In his first public message addressing Howard University’s protests over student housing and representation, the school’s president called on Tuesday for students to cease their occupation of the campus student center — a demonstration entering its third week.
Roughly 50 students have occupied the Blackburn University Center since the night of Oct. 12, and dozens more have pitched tents outside, demonstrators said. According to Frederick, they are blocking access to important services. “The occupation of the Blackburn center must end,” he said Tuesday.
The building is home to the campus’s largest cafeteria, as well as services such as the office of student life and activities. The university had to relocate a coronavirus testing site from the building, a central spot on campus, to the Louis Stokes Health Sciences Library, university spokesperson Frank Tramble said.
“There is a distinct difference between peaceful protest and freedom of expression and the occupation of a university building that impedes operations and access to essential services and creates health and safety risks,” Frederick wrote.
But after two weeks of protesting, and little interaction with their president, some students remained distrustful of the administration.
“It was sad,” Folasade Fashina, a senior who lives off campus but has attended the protests, said of the president’s letter. “It echoes a lot of the sentiments that were in previous emails, as far as attempting to make it seem like this protest is different from the ones of the past. They’d prefer to attack [students'] credibility than to do their job.”
Demonstrators have outlined four core demands: an in-person town hall with Frederick and other officials before the end of the month; the permanent reinstatement of student, alumni and faculty affiliate positions that are being removed from the school’s board of trustees; a meeting with university leaders about housing; and legal, disciplinary and academic immunity for protesters.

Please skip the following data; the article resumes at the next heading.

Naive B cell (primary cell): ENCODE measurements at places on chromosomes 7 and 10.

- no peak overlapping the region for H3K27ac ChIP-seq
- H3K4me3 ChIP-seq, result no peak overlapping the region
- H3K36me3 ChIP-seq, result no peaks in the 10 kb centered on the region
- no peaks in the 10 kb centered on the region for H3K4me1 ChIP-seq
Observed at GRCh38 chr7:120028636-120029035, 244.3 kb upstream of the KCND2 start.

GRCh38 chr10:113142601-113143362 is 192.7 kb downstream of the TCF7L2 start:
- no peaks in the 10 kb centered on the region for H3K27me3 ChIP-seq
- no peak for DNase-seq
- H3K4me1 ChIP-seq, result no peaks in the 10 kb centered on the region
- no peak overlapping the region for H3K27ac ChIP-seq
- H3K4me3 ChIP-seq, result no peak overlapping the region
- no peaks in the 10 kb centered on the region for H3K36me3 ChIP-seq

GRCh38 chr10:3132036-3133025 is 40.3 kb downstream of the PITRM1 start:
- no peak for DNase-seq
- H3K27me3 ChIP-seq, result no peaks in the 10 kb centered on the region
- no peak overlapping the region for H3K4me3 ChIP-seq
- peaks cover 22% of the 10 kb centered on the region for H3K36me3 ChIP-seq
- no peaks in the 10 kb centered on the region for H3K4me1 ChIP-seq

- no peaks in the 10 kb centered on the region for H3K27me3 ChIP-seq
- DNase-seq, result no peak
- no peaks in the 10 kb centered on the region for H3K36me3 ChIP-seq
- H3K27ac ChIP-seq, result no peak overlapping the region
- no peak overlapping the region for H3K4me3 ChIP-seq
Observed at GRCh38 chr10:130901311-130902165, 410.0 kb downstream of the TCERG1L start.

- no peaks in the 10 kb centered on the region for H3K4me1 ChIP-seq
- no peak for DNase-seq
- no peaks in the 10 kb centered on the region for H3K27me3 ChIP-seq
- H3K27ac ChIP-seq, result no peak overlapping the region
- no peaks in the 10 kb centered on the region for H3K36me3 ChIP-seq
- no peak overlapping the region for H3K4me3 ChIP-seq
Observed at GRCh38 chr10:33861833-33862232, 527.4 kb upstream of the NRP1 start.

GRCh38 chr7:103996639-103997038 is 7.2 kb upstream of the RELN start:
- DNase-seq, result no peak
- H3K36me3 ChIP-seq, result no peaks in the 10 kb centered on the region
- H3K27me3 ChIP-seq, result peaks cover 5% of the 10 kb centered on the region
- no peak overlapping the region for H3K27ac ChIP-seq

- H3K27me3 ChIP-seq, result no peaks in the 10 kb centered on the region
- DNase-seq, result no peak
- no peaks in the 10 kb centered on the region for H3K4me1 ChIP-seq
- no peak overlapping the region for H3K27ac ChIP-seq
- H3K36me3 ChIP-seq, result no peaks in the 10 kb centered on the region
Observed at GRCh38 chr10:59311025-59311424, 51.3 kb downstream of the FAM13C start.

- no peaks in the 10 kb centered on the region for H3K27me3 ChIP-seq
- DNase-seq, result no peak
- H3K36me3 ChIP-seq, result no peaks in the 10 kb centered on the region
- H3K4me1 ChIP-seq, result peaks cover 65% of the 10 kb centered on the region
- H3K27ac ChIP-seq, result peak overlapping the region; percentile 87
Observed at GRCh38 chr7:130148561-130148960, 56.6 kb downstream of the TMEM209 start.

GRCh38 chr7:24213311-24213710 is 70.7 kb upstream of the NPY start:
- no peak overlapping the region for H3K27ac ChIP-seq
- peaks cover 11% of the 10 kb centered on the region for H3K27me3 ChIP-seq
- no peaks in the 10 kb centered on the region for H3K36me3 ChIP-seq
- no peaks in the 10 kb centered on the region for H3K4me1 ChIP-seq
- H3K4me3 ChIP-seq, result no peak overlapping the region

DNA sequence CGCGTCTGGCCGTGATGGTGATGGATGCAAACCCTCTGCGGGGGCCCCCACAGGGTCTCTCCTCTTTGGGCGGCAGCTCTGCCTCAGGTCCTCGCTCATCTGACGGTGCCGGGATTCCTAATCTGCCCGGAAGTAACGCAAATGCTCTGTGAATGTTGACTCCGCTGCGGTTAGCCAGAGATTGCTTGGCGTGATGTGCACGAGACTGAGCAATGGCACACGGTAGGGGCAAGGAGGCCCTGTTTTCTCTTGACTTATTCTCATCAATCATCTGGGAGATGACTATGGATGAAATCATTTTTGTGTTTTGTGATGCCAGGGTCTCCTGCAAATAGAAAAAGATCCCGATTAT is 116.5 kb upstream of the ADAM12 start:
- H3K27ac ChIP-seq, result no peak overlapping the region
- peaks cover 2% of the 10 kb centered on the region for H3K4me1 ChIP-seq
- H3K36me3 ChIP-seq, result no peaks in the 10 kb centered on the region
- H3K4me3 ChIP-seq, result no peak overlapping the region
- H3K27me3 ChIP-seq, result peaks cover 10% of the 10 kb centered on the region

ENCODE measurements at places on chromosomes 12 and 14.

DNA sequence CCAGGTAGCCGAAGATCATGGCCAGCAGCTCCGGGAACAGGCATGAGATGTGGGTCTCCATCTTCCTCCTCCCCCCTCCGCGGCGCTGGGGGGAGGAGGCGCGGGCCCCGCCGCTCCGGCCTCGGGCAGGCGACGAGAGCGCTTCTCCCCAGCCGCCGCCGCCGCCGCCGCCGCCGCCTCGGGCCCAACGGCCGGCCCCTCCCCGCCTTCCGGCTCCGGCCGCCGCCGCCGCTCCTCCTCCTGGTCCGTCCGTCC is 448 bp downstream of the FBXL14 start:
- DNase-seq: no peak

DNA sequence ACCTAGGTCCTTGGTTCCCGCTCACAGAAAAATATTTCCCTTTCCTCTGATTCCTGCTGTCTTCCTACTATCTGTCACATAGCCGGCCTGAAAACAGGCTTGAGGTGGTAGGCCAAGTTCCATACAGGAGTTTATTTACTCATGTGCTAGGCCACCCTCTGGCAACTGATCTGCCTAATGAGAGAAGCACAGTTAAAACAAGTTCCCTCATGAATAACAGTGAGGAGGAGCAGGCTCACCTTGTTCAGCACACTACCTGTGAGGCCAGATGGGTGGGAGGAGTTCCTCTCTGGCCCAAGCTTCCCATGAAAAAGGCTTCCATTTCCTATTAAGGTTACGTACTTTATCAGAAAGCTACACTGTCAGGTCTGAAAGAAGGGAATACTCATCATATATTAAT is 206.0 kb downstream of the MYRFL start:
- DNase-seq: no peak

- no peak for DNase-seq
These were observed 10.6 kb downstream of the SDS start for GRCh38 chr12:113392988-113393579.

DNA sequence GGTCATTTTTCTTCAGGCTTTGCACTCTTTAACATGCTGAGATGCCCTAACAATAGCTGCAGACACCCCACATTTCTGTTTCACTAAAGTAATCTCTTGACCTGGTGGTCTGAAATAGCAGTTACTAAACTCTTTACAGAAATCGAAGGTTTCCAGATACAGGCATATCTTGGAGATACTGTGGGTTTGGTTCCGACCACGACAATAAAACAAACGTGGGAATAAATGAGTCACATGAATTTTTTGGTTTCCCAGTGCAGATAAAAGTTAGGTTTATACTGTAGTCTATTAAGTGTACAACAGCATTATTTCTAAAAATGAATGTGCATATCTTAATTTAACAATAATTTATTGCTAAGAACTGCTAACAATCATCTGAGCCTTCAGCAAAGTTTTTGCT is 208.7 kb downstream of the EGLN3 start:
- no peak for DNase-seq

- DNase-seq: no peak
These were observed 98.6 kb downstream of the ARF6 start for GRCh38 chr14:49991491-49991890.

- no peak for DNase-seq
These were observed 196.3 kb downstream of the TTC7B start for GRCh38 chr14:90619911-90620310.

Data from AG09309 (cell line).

In a recent meeting with students, Frederick agreed to schedule time to discuss housing plans, and on Tuesday said he had “committed to expanded regular meetings with student leaders.” He added that university officials have met with protesters to determine a path forward, though it was not clear what that plan entailed. Students maintain that they will occupy Blackburn until their demands are met.
Many of the protesters’ concerns revolve around university housing, in which several students said they have encountered mold, flooding, mice and other problems.
Frederick said the facilities issues were not widespread and that “the vast majority of our students are living comfortably in their rooms.” More than 5,100 students live in university housing, and there have been 38 reports of mold issues, Tramble said. Thirty-one of those cases, he said, have been remedied.
During the protests’ first week, university officials said students who find mold in their rooms could be relocated, and they have encouraged students in the days since to report any issues to the university. Officials are also going door-to-door to investigate unreported issues, Frederick said.
But some students remain skeptical. Freshman Autumn Hester said she reported her dorm room’s mold growth to the university and wants different housing but has yet to be reassigned. She called Frederick’s letter “frustrating.”
“The moment we leave, we lose leverage,” Hester said. “We’re staying put, no matter what he says.”